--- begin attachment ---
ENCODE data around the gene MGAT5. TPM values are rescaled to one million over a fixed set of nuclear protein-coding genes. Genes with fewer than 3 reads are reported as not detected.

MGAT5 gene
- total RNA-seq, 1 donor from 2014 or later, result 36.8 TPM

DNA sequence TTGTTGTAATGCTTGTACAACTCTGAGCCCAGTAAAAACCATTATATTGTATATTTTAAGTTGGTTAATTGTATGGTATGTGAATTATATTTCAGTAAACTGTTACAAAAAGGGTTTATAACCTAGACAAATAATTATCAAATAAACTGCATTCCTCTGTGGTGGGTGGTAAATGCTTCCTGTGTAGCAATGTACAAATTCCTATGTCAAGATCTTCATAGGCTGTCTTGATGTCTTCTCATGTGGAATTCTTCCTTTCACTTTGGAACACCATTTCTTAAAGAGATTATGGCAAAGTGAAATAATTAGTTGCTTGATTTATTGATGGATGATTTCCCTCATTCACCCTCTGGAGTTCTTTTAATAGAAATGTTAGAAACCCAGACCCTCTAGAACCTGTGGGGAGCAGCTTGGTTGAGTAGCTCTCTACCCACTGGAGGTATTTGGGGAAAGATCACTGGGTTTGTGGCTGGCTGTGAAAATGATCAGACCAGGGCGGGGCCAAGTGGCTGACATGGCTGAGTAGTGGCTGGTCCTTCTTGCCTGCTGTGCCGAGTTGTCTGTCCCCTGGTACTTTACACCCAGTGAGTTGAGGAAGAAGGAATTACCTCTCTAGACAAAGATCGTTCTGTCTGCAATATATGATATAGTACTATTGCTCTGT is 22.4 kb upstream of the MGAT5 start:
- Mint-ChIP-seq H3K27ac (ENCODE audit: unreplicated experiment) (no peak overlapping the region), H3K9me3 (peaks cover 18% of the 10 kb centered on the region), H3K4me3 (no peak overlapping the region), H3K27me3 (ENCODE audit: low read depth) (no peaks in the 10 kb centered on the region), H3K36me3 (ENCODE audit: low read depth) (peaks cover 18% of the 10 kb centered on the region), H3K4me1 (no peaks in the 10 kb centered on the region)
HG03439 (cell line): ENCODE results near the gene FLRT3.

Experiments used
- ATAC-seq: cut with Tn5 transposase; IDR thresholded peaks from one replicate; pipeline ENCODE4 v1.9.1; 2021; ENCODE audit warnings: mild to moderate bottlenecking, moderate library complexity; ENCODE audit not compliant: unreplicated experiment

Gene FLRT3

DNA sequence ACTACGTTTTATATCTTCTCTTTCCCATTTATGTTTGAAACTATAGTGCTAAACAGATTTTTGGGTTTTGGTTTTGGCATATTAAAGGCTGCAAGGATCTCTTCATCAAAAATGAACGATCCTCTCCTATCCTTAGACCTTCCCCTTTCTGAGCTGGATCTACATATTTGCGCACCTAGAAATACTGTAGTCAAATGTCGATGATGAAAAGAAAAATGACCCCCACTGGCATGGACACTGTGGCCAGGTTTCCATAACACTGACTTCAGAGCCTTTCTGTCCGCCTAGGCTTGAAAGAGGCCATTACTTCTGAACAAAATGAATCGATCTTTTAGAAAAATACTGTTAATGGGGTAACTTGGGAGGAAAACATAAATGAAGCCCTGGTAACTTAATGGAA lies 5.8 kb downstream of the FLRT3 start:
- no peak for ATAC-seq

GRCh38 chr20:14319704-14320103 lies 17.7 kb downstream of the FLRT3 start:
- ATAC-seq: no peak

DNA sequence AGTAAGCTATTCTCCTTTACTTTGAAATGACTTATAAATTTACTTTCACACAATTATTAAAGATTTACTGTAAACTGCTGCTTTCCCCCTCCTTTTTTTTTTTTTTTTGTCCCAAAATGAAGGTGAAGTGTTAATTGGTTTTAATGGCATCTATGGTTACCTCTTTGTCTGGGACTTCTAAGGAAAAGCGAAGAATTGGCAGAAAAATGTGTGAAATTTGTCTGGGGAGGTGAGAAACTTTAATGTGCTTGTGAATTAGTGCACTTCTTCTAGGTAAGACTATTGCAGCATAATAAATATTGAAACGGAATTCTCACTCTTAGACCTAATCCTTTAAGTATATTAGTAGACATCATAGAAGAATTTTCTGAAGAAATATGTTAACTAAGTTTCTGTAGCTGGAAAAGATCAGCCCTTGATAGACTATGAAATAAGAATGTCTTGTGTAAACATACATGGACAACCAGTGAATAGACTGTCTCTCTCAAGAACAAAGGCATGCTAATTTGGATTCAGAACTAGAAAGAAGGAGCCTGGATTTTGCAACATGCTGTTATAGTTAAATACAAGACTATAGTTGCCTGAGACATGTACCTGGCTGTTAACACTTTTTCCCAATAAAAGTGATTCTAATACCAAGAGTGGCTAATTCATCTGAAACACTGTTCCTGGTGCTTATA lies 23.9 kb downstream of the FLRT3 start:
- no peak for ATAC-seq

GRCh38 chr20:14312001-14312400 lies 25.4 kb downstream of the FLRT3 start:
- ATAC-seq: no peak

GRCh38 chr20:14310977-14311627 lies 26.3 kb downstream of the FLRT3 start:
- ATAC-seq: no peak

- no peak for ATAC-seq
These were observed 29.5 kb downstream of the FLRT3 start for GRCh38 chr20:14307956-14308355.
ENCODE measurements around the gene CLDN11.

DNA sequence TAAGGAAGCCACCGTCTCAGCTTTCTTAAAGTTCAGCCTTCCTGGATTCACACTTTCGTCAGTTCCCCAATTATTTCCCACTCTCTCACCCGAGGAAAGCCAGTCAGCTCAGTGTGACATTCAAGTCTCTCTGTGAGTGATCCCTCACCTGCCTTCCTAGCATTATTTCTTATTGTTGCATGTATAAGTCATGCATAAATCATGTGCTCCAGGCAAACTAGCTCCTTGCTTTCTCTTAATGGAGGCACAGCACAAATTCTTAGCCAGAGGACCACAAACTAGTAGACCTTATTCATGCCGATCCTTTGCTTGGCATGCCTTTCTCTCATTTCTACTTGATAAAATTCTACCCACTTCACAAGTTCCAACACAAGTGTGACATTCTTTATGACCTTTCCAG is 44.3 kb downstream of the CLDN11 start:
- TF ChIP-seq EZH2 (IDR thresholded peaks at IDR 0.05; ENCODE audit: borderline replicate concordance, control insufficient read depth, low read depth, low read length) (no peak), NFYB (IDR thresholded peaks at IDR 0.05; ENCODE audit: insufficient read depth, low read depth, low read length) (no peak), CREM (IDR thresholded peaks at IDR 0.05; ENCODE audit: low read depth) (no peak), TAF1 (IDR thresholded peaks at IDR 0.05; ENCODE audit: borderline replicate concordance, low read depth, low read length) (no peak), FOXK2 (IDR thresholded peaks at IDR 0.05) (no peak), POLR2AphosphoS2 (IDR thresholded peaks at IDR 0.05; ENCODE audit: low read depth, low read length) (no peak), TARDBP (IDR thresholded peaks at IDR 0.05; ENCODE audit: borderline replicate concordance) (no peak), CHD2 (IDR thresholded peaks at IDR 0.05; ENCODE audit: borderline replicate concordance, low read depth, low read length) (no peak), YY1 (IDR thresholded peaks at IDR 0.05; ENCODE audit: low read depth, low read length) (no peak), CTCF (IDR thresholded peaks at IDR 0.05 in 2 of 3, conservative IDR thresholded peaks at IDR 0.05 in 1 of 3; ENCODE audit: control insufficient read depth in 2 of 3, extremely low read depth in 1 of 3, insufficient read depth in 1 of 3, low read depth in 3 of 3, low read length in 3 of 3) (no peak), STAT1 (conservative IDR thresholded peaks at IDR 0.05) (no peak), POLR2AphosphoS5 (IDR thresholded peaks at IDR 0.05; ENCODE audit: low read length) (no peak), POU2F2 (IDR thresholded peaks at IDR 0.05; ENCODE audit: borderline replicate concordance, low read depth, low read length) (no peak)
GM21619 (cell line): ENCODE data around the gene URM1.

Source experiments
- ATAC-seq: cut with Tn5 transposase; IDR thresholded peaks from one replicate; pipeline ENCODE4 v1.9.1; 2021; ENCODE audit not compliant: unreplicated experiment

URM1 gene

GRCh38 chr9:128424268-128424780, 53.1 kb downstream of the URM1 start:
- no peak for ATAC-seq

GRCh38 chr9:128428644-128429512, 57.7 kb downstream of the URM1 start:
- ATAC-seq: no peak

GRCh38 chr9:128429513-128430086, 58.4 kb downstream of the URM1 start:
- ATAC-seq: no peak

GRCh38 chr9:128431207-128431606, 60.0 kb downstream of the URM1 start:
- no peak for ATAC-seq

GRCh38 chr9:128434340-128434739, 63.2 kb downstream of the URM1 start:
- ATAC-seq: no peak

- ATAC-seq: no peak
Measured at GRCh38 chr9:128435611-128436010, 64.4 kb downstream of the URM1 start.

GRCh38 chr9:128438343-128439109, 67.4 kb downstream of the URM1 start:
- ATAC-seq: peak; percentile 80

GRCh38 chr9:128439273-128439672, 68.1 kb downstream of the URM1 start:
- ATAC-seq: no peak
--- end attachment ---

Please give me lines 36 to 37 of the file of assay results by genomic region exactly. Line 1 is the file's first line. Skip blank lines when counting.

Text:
- no peak for ATAC-seq

GRCh38 chr9:128434340-128434739, 63.2 kb downstream of the URM1 start: